The Consumers’ Association of Penang (CAP) has advised Malaysians to start the 2024 with growing their own vegetables.
CAP believes, the 2024 will be more challenging to consumers on food prices.
To reduce the burden of vegetable price increases CAP urged the Malaysian consumers to grow any type vegetables and herbal plants in beginning of the New Year.
The FAO projections indicate that world food demand may increase by 70 per cent by 2050, with much of the projected increase in global food demand expected to come from rising consumer incomes in regions such as Asia, Eastern Europe and Latin America.
The prices of greens have been increasing in recent days and expected to last for another year.
As more rain and flood is causing more hardship to farmers.
The climate crisis is one of the leading causes of the steep rise in global hunger.
Climate shocks destroy lives, crops and livelihoods, and undermine people’s ability to feed themselves.
Hunger will spiral out of control if the world fails to take immediate climate action.
Global fertilizer prices have climbed even faster than food prices, which remain at a ten-year high themselves.
The effects of the war in Ukraine, including higher natural gas prices, have further disrupted global fertilizer production and exports – reducing supplies, raising prices and threatening to reduce harvests.
High fertilizer prices could turn the current food affordability crisis into a food availability crisis, with production of maize, rice, soybean and wheat all falling in 2022.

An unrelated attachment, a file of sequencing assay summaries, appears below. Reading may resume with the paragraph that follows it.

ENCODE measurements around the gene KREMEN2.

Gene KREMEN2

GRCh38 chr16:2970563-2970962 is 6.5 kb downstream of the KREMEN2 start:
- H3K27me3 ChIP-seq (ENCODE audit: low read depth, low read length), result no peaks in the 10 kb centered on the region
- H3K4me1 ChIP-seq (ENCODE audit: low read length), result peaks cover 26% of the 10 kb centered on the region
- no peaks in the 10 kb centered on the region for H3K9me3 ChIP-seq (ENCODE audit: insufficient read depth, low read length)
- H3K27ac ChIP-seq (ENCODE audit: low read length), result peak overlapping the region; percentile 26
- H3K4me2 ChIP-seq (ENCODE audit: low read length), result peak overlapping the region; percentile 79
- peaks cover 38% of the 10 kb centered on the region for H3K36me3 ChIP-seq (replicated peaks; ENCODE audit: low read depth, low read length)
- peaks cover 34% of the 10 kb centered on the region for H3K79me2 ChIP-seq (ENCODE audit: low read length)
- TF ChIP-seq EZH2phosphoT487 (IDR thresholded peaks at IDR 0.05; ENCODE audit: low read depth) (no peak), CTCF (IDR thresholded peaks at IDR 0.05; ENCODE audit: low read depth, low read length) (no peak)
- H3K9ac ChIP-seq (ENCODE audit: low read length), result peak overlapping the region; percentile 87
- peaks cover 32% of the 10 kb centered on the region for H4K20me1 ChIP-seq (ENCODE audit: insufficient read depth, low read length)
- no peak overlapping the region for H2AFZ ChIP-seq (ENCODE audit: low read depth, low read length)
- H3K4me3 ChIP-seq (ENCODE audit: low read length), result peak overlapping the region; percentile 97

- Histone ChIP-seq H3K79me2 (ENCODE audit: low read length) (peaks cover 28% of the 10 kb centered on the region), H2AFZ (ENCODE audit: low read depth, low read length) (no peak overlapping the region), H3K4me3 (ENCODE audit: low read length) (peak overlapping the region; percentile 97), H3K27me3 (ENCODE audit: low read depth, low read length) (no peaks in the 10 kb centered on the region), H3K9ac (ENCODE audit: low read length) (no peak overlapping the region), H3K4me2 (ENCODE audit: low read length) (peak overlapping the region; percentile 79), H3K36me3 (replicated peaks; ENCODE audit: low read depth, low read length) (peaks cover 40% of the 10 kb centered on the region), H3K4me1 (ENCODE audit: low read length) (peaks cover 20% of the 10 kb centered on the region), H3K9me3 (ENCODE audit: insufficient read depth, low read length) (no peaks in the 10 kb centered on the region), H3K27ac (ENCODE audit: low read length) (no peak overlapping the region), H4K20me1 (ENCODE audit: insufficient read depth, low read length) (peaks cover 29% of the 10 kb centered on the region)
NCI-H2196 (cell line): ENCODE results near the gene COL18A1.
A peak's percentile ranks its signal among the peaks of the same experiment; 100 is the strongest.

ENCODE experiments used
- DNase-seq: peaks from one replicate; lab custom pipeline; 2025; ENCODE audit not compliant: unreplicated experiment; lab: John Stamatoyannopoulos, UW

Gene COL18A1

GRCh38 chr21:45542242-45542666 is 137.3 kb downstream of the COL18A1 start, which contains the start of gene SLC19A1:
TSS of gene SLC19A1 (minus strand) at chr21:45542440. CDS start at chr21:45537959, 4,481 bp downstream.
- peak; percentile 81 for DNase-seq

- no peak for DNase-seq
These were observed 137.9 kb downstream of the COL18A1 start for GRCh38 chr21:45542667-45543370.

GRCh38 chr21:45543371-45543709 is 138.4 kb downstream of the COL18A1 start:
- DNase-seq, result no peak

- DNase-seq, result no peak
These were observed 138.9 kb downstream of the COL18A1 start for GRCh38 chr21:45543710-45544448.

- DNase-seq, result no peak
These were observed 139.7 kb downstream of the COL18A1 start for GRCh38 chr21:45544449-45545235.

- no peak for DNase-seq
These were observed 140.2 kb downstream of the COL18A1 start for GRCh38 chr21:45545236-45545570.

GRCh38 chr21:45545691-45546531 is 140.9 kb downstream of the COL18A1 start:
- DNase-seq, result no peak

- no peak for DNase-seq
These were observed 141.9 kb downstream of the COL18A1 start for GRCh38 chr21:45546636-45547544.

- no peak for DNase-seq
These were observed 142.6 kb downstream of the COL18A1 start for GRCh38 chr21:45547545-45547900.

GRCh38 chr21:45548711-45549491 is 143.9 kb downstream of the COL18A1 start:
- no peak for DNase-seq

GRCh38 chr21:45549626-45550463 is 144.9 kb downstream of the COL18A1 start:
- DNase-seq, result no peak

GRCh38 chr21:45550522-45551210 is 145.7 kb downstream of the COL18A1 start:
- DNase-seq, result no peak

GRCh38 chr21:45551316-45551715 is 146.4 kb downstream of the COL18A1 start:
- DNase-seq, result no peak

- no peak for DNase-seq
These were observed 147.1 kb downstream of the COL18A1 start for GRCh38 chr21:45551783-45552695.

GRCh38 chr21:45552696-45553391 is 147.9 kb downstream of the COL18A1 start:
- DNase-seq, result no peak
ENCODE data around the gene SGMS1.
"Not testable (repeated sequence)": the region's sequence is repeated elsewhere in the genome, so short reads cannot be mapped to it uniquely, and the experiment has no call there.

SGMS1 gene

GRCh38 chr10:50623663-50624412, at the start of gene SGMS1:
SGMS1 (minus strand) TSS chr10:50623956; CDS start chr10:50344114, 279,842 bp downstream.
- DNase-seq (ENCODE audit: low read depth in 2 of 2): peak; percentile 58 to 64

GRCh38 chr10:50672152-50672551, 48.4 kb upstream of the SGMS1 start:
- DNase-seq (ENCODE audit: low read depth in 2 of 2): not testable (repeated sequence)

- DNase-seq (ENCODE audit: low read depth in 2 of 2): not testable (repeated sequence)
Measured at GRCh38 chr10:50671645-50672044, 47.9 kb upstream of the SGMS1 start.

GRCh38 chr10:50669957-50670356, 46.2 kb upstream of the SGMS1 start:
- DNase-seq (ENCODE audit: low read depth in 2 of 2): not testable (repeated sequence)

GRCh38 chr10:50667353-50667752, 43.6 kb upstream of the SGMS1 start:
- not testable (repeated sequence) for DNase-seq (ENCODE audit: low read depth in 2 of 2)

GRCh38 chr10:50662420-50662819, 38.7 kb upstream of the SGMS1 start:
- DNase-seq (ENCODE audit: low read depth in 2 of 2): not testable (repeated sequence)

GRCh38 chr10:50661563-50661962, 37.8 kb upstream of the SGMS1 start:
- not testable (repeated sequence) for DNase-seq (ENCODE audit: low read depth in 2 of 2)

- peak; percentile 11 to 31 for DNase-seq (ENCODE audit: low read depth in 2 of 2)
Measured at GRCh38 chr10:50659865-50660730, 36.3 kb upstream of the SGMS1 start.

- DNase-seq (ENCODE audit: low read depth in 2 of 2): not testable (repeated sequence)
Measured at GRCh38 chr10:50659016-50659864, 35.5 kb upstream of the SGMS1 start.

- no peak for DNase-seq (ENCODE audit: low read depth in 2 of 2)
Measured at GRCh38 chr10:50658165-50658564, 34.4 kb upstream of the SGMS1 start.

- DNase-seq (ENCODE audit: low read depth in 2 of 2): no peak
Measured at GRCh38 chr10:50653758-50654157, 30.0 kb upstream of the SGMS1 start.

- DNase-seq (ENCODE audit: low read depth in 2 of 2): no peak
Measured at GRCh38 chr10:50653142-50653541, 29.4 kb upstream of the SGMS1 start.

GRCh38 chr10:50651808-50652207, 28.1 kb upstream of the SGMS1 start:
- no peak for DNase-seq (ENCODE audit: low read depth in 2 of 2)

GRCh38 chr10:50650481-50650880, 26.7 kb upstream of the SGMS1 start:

Many farmers contacted by CAP already complaints about their daily problems. Including prices of fertilizer, unable to get workers to work in their farm and continues of raining.
As such, we are urging consumers to easily grow their own vegetables at home, which can be cost effective, planting edible greens did not require a big space.
Fruiting plants like okra, brinjal, chillies and leafy vegetables like sawi, kangkong, kalian, bayam as well as perennial plants mint, pegaga, kesum and selom could be easily grown, even on a balcony.
Commonly-used household items such as milk cartons, juice and drinking bottles, and other small containers could be used for plants which have smaller root systems like leafy vegetables.
For plants with deeper roots like okra, brinjal, chilly, items such as biscuit tins, five-litre oil cans and five to 20-litre water bottles could be used as growing containers.
With proper sunlight, water and compost, anyone can grow and harvest vegetables even in small places.
CAP urged Malaysians practise urban gardening effectively as long as they ensure their plants get some sunlight.
N V Subbarow
Natural Farming coordinator at
Consumers Association of Penang
Press statement, 1 January 2024